Course Information Package
|Course Unit Title||MANAGEMENT IN TECHNOLOGY FIRMS|
|Course Unit Code||MEM504|
|Course Unit Details||MSc Engineering Management (Required Courses) -|
|Number of ECTS credits allocated||7|
|Learning Outcomes of the course unit||By the end of the course, the students should be able to:|
|Mode of Delivery||Face-to-face|
|Recommended optional program components||NONE|
|Course Contents|| Part 1: Introduction to Supply Chain Management|
What is a Supply Chain. Goals of Supply Chain Management. Examination of supply chain systems. Key factors and drivers in a supply chain. Responsiveness versus efficiency SCM in Cyprus and SMEs in general.
Part 2: Forecasting
Role of forecasting in SCM. Methods of forecasting. Application of forecasting techniques (quantitative). Handling trends, seasonality and uncertainty. Forecasting practices in reality and common problems.
Part 3: Planning
Role and impact of aggregate planning. Modelling systems. Catering for capability and availability to promise. Solving planning models. Planning problems in realistic settings.
Part 4: Inventory Planning and Control
Costs in inventory and calculations of inventory cost in a SCM system. The EOQ formula and variations. Safety stocks and uncertainty. Location, aggregation and product substitutions. Inventories in volatile systems.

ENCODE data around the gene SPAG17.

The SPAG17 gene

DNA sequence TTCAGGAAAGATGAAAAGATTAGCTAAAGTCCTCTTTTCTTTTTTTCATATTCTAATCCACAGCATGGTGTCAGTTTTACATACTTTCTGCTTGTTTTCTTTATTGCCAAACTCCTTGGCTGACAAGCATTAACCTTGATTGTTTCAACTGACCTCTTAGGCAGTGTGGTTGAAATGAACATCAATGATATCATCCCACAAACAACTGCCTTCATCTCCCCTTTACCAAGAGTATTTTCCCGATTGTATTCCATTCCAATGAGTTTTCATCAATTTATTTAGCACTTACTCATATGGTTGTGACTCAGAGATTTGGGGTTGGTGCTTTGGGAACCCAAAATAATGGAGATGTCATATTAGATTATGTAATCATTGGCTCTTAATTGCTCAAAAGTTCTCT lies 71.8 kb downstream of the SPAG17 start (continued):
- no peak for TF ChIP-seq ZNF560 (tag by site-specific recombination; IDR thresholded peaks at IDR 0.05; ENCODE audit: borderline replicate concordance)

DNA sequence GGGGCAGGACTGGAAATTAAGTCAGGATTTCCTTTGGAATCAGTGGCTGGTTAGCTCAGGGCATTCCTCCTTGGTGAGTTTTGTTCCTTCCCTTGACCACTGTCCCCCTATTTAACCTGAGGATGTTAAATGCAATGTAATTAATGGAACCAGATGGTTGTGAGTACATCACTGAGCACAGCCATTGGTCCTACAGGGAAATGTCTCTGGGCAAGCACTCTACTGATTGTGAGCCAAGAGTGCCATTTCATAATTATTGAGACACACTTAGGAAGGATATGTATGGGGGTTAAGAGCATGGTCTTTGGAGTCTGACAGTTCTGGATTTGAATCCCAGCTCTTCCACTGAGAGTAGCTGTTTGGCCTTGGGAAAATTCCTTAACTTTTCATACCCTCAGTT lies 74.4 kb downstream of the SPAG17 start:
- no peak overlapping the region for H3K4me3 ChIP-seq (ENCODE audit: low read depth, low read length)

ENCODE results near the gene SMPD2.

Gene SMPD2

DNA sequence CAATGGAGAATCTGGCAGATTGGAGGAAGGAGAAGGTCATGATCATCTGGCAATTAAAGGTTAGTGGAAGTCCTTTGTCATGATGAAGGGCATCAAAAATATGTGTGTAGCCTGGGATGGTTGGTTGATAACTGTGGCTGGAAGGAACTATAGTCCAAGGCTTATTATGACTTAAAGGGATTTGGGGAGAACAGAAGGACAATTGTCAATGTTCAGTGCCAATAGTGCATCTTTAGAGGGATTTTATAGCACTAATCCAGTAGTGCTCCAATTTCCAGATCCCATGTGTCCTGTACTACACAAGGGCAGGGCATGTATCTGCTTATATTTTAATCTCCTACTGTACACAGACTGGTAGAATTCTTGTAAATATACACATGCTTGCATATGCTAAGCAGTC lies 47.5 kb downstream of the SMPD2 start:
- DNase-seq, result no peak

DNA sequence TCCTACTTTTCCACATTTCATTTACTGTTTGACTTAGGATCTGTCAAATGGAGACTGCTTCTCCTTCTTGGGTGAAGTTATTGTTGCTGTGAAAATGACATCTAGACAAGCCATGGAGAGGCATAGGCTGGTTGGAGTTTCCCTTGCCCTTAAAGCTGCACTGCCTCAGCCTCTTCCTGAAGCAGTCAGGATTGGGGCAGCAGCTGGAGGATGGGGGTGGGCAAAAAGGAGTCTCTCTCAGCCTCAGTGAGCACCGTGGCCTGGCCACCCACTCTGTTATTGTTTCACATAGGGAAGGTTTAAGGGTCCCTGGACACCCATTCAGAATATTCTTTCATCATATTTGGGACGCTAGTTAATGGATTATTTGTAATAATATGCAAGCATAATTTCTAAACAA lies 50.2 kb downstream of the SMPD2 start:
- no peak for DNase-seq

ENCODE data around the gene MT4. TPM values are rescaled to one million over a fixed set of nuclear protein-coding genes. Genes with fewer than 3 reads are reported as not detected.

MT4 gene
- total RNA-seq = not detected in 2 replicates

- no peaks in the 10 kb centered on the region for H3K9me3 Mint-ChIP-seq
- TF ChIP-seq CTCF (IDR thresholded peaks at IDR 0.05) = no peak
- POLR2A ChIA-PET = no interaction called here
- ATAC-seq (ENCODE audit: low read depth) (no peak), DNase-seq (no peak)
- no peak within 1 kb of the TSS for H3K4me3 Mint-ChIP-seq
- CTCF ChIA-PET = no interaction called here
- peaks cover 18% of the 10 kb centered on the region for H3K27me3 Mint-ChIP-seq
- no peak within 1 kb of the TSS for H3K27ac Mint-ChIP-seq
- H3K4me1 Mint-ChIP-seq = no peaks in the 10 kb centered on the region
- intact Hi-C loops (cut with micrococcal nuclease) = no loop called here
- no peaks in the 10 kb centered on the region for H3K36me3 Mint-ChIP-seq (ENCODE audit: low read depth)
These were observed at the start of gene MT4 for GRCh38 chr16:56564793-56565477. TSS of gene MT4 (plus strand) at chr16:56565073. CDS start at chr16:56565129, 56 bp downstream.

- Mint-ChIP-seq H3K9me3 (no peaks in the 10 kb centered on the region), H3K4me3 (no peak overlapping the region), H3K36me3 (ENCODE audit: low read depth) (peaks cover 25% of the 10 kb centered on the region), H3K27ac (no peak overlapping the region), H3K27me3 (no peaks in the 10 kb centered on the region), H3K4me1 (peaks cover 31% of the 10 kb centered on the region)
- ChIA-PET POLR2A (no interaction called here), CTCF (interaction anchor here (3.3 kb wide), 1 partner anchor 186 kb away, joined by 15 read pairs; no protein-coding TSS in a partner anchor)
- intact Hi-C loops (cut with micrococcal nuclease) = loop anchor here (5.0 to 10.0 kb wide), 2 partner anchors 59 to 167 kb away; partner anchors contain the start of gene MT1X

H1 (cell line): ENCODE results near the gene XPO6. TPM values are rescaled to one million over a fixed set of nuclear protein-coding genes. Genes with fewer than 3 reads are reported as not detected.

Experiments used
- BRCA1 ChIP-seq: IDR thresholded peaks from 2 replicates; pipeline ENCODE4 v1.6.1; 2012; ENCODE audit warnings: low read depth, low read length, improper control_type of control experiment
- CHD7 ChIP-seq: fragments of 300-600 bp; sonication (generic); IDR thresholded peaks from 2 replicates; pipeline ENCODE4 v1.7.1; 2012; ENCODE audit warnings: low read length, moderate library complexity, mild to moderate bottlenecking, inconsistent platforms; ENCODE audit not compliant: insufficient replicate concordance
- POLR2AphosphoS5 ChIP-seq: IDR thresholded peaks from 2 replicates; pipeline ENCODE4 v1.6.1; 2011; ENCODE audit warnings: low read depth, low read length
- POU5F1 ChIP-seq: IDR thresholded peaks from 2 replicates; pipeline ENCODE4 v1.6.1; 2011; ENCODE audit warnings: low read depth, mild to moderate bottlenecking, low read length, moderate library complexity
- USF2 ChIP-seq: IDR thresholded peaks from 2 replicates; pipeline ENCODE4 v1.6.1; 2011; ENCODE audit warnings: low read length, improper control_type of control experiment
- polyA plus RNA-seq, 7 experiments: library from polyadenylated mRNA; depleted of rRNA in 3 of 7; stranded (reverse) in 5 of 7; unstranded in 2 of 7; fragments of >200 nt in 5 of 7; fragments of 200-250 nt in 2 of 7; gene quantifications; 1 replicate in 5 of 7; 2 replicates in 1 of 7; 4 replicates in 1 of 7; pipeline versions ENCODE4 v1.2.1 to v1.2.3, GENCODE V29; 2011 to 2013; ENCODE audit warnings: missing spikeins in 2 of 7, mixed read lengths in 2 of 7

Part 5: Transportation - Supply Chain and Distribution Design Issues
Role of Transportation in SCM. Transportation networks and optimisation techniques. In-house vs outsourcing. Transportation issues in isolated systems (eg Cyprus). Designing the supply chain and degrees of freedom at the SME level. Impact of the distribution system.
Part 6: Information Systems in SCM - Supply Chain Coordination and Vertical Integration
Importance of IS infrastructure for SCM. ERP, DSS integration. Impact of e-business (B2C, B2B) in supply chains. Benefits from supply chain coordination. Potentials and risks of outsourcing. Addressing the bullwhip effect.
|Recommended and/or required reading:|
|Planned learning activities and teaching methods|| The course is delivered through three hours of lectures per week, which include presentation of new material and demonstration of concepts and methods. Lectures also include in-class exercises to enhance the material learning process and to assess the student level of understanding and provide feedback accordingly. |
Practical demonstrations and labwork are conducted in computer laboratories using various software (mainly Microsoft XL) as well as specialised tools (e.g. supply chain simulation software). Business games are also employed for interactivity and better comprehension of the concepts.
The course material (notes, exercises, forum, etc) is maintained on the university’s e-learning platform
|Assessment methods and criteria|
|Language of instruction||English|